Regular readers of AfterElton.com know we’ve been writing about Newsweek entertainment reporter Ramin Setoodeh for quite some time. We wrote about his article pondering whether or not effeminate gay characters are hurting the fight for gay equality, we’ve pondered Setoodeh’s own apparent issues with masculinity, and more recently we’ve covered his article about why he thinks gay actors can’t convincingly playing straight.
Heck, I even tried to get Setoodeh to talk with me about his articles, but no dice. Ditto Newsweek editor Jon Meacham.
Well, Setoodeh’s finally responded Tuesday in a piece called Out of Focus: The Internet is attacking me for my essay on ‘Promises, Promises.’ But can we steer the debate back to where it belongs?
Nutshell? Setoodeh is the victim here.
Like all self-perceived victims, Setoodeh has to engage in more than a little historical revisionism. He does so by quoting a New York Times review of Sean Hayes‘ Promises, Promises that says of Hayes’ performance, "his emotions often seem pale to the point of colorlessness … his relationship with [his costar Kristin] Chenoweth feels more like that of a younger brother than a would-be lover and protector."
Sean Hayes and Kristin Chenoweth in Promises, Promises
In his latest article, Setoodeh says this struck him as coded way of saying Hayes’s sexual orientation made him unbelievable in the role without actually using the word gay. Interesting point. Too bad that Setoodeh didn’t say that in his original article.
Indeed, he said nothing about the New York Times or any other reviews of Promises, Promises except to note they were negative. In fact, he criticizes them for not addressing "the big pink elephant in the room" which is the "real problem" according to Setoodeh. From the original article:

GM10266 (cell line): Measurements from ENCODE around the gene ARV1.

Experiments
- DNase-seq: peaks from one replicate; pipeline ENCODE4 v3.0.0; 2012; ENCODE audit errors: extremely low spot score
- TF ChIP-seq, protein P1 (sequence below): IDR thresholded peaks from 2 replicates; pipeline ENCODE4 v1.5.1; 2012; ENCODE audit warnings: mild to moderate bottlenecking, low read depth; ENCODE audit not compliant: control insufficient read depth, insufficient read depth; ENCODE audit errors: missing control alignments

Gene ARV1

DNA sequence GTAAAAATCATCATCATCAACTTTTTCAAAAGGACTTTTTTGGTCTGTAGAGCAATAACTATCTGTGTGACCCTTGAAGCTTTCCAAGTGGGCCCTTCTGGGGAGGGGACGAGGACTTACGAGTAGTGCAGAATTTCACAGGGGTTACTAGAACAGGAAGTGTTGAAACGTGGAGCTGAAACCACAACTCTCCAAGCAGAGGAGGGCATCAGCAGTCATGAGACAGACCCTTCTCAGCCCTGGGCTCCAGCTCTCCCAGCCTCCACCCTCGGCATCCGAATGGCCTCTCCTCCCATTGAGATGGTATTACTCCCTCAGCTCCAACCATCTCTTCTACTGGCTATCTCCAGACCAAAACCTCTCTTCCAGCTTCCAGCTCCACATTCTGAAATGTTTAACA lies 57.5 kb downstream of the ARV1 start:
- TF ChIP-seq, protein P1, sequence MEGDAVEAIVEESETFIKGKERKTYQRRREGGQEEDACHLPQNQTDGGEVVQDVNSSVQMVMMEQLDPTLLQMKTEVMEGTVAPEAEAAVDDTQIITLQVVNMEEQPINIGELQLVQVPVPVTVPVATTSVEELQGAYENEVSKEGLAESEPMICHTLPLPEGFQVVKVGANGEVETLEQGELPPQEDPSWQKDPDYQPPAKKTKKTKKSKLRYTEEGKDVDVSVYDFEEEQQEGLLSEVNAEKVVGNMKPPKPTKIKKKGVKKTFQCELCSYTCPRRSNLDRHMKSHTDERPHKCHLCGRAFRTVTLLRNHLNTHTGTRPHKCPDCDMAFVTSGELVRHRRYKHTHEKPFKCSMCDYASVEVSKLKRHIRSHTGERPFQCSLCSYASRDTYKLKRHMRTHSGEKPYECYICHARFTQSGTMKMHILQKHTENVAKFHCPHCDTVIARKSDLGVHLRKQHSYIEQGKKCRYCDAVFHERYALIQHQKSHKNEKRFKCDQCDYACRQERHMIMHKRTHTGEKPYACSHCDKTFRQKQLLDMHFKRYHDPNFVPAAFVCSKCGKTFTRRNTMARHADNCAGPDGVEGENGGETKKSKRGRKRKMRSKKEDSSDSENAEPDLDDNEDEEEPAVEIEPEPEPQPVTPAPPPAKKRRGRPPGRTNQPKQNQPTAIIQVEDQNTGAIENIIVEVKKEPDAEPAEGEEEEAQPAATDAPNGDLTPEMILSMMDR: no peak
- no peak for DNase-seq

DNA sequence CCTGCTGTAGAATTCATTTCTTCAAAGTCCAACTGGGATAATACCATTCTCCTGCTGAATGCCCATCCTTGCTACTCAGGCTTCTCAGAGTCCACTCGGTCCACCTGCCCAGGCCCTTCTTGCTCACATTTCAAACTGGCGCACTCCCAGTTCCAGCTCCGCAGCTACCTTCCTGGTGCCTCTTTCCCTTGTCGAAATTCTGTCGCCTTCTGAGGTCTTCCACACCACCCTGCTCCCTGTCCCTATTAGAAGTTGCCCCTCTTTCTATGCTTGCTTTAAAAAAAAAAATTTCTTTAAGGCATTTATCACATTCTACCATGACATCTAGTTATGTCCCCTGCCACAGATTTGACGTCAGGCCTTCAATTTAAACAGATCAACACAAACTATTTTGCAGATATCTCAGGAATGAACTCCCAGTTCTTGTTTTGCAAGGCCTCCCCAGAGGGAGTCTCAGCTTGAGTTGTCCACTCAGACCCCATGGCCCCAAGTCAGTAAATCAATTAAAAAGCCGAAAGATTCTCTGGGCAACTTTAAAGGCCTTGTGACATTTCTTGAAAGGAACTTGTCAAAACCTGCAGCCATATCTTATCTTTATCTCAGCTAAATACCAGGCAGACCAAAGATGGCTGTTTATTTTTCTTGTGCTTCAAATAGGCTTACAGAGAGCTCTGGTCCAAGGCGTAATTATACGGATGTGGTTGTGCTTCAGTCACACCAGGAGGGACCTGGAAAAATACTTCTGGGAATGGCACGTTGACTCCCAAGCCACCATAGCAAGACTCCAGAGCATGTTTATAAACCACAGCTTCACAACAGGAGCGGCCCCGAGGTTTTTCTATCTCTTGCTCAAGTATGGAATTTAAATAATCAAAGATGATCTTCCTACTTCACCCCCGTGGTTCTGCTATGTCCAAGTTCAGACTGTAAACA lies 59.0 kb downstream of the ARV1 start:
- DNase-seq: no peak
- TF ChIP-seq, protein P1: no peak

But frankly, it’s weird seeing Hayes play straight. He comes off as wooden and insincere, like he’s trying to hide something, which of course he is. Even the play’s most hilarious scene, when Chuck tries to pick up a drunk woman at a bar, devolves into unintentional camp. Is it funny because of all the ’60s-era one-liners, or because the woman is so drunk (and clueless) that she agrees to go home with a guy we all know is gay?
This doesn’t sound to me like a reporter who has an issue with how others perceive Hayes’ performance as a straight man, but how Setoodeh perceives it himself. It’s "weird" seeing Hayes play a heterosexual role? And how exactly is Hayes’ "hiding" something anyway? Isn’t every actor hiding something if that is how Setoodeh views acting?
Setoodeh then goes on to say the point of his first essay wasn’t to disparage his own community but examine an issue "being swept under the rug." I agree that the perception of homosexuality is something the traditional media needs to examine more than they do.
Too bad Setoodeh didn’t do that in his original article.
Instead, his original article disparages Jonathan Groff on Glee saying, "there’s something about his performance that feels off." Additionally, Setoodeh complains that knowing Rock Hudson was gay caused Pillow Talk to "dissolve in a farce." But Pillow Talk was a farce — made even more enjoyable, in my opinion, by the idea of a closeted gay actor playing a straight man playing a gay man. Suck on that, Victor/Victoria.
Jonathan Groff and Lea Michele in Spring Awakening, Doris Day and Rock Hudson in Pillow Talk
For all of this and more, Setoodeh was rightfully criticized — or "attacked" from Setoodeh’s point of view — but his response doesn’t address any of the criticisms. Instead, he plays the victim card, saying his words were "taken out of context" and that he became the subject of "vicious attacks" and received anonymous phone calls and a "creepy letter" at his house.
While I would never condone threatening a writer in any way for what he has written — we are all entitled to our opinions after all — the internet can be a rough-and-tumble place. Vitriol is, alas, part of the deal these days. AfterElton.com gets a fair amount of ugliness directed at it (and we dismiss it all, since it’s inevitably the work of cranks and idiots, not those who want to engage us in legitimate debate).
It’s unfortunate that Setoodeh has been attacked in personal terms, but it’s simply not relevant to the issue of his essay.
Setoodeh finishes off by saying he knows the issue is complicated and that the internet "has a way of simplifying things." Well, he should know about simplifying things.
Again, it’s worth noting: Setoodeh never addresses any of the criticism leveled at him by AfterElton.com or any other legitimate source, and he never speaks to the comments made by Broadway star Kristin Chenoweth.
If his goal was to start a "debate," and he says it was, it’s telling how uninterested he seems to be in actually having that debate. Instead, he’d rather play the victim. I guess he has no other choice: there doesn’t seem to be anyone else, online or off, who actually agrees with him.